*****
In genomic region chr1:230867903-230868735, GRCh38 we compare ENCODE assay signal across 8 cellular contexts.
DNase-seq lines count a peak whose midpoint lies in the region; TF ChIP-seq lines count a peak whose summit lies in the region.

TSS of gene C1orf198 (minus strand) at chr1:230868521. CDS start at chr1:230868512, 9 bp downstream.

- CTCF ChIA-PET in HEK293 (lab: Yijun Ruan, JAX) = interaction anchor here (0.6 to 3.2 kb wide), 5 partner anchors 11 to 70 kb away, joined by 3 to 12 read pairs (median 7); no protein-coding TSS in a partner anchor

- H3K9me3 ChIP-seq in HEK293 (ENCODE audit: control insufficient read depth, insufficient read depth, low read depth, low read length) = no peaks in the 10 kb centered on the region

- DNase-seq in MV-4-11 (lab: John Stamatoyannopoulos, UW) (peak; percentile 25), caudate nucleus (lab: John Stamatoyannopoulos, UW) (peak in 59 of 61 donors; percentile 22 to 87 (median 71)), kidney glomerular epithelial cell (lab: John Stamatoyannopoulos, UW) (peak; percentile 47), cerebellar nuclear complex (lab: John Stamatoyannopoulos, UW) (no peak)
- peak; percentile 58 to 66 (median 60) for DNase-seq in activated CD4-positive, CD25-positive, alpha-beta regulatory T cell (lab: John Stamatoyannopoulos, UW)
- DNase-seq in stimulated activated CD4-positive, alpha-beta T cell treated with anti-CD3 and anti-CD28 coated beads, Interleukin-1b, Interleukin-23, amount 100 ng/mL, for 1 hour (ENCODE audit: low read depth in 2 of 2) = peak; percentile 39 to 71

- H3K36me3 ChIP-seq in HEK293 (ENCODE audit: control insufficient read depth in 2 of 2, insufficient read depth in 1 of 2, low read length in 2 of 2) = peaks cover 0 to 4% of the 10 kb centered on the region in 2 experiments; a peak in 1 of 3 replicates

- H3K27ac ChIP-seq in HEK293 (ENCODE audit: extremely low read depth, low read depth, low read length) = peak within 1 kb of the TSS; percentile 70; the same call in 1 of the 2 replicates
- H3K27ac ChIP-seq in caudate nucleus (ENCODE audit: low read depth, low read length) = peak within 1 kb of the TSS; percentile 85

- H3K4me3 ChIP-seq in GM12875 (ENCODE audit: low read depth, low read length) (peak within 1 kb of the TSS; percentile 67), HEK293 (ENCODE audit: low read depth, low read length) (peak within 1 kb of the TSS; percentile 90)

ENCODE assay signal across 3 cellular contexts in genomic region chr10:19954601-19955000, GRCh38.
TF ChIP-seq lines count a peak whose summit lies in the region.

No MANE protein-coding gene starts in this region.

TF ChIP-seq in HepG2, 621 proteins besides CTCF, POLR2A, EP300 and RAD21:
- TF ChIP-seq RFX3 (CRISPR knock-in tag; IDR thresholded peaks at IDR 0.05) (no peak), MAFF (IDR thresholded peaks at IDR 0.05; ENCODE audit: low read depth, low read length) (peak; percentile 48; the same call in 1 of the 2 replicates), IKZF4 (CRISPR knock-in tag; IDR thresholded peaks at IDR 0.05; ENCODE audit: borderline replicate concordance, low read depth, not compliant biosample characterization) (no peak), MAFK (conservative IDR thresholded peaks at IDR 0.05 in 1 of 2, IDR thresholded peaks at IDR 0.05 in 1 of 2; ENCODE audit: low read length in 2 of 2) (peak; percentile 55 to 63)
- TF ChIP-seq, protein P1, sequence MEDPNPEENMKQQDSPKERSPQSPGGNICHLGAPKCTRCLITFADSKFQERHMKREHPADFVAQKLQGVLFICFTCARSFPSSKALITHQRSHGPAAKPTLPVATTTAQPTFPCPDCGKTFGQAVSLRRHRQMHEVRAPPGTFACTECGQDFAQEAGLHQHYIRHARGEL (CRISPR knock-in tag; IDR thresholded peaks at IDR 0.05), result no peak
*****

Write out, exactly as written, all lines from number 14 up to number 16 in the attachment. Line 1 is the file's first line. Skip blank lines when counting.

TF ChIP-seq lines count a peak whose summit lies in the region.

No MANE protein-coding gene starts in this region.

TF ChIP-seq in HepG2, 621 proteins besides CTCF, POLR2A, EP300 and RAD21: